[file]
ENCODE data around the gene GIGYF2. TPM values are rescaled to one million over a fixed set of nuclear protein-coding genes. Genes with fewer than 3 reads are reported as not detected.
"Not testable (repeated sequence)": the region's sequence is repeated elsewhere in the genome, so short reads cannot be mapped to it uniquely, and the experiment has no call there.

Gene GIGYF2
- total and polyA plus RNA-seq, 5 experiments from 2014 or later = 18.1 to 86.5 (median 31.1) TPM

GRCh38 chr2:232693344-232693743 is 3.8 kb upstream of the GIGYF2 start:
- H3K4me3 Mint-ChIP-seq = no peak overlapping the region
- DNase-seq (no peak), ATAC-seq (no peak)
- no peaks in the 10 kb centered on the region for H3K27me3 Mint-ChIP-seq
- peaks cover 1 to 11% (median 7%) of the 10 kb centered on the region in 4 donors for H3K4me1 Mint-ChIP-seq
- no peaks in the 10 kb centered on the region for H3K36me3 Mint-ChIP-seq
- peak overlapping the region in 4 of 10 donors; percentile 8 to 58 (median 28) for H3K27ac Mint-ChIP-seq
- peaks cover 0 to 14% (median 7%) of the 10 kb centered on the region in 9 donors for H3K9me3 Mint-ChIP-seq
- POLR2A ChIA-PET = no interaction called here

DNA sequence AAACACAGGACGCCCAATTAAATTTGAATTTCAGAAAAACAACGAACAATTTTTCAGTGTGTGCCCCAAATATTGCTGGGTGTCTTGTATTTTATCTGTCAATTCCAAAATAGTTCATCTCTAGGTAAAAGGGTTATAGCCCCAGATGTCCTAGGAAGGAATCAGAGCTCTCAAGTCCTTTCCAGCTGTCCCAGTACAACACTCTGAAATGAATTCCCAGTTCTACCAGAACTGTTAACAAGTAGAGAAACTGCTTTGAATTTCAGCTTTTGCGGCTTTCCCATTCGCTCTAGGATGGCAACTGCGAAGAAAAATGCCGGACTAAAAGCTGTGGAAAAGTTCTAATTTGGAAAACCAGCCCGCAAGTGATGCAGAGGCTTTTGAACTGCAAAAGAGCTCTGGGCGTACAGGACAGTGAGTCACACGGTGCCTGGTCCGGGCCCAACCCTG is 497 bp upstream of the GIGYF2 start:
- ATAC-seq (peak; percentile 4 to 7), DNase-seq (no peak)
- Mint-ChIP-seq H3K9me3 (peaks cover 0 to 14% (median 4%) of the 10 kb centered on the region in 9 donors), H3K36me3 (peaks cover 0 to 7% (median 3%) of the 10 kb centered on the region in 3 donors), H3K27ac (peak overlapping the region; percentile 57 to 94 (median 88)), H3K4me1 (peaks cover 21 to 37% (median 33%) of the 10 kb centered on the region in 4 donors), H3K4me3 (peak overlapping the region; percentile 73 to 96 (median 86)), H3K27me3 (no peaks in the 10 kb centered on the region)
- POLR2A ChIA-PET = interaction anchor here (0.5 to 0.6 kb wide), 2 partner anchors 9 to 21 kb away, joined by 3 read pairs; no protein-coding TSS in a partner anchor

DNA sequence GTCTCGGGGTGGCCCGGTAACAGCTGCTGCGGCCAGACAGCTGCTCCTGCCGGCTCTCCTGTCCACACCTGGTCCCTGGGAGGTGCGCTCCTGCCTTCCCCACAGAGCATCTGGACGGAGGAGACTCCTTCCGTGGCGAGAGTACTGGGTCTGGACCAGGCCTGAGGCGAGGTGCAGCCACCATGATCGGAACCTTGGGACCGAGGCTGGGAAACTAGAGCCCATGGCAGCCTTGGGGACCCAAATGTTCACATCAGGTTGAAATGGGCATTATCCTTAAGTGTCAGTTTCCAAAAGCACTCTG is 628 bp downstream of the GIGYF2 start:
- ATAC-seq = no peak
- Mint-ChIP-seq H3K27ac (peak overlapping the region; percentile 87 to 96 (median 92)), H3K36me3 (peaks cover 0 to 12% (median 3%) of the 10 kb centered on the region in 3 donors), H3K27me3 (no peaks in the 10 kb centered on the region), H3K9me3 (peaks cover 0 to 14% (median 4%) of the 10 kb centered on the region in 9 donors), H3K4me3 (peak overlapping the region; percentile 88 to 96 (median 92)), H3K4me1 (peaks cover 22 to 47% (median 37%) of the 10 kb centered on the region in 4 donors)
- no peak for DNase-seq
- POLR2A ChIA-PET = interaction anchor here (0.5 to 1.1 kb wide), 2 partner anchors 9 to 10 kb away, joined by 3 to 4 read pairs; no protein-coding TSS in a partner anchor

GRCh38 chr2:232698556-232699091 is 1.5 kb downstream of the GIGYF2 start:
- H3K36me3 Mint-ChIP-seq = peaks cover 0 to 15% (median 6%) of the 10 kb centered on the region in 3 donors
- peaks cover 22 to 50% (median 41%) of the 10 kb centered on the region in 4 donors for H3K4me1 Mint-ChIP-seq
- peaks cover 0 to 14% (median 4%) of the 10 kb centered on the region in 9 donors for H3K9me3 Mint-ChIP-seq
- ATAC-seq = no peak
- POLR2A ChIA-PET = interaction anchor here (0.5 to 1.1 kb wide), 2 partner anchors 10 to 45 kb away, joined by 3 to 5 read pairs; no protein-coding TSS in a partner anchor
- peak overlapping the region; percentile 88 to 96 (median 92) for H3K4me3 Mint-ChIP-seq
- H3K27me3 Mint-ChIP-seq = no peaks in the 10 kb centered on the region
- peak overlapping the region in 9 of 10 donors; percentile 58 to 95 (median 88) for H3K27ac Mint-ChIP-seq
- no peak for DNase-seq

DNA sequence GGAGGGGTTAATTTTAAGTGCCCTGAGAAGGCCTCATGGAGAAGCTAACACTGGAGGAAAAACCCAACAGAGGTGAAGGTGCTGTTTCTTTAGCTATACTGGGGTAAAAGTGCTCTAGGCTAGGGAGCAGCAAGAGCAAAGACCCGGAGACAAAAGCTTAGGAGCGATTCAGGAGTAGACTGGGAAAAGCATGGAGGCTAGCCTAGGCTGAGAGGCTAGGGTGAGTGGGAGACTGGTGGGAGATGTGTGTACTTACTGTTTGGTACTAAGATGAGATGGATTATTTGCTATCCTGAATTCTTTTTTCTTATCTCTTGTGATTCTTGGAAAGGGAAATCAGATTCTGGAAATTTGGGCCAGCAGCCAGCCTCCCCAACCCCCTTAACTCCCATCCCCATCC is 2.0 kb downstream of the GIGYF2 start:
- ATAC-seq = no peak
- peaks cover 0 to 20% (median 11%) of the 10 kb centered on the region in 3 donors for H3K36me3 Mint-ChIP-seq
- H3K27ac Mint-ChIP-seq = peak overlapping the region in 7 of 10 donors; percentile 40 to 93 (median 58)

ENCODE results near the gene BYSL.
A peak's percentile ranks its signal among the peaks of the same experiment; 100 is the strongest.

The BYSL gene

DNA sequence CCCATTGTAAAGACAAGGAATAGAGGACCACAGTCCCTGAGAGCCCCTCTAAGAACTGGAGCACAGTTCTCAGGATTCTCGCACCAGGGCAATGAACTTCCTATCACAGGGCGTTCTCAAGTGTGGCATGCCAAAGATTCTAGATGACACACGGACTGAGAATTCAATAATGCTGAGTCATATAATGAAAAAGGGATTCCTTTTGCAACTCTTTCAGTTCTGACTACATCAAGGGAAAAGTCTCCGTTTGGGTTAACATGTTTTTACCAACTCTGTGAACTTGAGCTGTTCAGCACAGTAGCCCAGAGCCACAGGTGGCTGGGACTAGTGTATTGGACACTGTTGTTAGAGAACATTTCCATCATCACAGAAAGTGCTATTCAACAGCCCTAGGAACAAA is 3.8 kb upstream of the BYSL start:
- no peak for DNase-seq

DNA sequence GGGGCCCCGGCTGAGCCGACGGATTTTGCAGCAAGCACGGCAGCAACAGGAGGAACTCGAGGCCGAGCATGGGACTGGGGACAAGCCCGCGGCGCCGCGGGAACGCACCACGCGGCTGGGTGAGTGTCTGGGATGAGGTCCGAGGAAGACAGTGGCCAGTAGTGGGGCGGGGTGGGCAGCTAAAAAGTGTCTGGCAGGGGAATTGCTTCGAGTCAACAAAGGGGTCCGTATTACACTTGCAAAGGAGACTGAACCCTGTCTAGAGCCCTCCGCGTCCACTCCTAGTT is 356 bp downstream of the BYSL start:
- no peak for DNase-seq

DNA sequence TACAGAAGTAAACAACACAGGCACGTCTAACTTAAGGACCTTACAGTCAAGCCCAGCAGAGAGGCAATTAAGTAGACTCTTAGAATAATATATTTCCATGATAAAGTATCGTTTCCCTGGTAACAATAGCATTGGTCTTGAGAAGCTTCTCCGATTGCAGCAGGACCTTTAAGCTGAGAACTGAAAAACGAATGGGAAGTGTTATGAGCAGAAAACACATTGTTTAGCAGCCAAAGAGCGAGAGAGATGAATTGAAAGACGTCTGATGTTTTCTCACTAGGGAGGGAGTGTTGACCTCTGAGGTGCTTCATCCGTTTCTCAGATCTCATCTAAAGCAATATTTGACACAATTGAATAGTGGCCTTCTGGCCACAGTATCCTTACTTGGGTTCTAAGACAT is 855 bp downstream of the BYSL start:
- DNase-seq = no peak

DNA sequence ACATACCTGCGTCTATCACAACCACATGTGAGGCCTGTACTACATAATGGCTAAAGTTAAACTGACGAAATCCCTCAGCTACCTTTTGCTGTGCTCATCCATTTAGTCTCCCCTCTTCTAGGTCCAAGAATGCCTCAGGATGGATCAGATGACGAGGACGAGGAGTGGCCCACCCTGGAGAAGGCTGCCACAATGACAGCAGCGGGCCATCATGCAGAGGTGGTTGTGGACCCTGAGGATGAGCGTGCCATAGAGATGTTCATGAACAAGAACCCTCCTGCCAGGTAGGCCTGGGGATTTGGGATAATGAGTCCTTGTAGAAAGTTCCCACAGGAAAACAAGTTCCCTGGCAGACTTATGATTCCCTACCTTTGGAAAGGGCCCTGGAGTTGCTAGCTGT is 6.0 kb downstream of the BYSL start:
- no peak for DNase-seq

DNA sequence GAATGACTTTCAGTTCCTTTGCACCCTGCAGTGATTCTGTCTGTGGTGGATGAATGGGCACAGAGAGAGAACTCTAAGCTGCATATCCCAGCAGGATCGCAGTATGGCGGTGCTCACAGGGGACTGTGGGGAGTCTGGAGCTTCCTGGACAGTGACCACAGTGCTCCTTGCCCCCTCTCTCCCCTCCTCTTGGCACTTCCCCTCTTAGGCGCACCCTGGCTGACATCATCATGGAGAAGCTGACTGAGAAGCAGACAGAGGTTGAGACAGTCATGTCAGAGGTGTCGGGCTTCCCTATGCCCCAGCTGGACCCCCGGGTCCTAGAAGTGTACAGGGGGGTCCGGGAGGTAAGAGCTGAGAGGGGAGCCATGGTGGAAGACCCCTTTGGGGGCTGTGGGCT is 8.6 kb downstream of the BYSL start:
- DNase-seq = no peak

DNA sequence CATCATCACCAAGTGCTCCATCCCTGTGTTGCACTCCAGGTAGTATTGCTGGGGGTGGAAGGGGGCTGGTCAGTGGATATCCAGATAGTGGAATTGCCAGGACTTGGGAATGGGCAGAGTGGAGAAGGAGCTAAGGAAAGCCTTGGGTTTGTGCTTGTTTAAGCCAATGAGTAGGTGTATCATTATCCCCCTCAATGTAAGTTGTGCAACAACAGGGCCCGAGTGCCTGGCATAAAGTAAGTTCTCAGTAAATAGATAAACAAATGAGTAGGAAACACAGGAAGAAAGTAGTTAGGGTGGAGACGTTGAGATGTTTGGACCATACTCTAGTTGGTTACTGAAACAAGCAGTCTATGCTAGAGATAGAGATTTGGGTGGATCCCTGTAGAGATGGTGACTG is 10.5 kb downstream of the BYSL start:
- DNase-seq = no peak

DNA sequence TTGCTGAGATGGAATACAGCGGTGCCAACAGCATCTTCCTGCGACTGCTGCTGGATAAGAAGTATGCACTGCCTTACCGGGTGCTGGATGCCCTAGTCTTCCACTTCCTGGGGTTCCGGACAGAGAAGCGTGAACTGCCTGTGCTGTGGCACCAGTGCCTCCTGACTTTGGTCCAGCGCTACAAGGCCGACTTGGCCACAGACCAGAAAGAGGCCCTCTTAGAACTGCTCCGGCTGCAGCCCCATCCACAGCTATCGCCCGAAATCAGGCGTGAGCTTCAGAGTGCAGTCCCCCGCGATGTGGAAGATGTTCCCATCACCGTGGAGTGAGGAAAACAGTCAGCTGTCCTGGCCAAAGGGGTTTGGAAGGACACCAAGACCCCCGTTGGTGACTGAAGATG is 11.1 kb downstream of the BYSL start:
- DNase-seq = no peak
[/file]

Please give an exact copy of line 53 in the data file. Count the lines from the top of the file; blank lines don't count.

- DNase-seq = no peak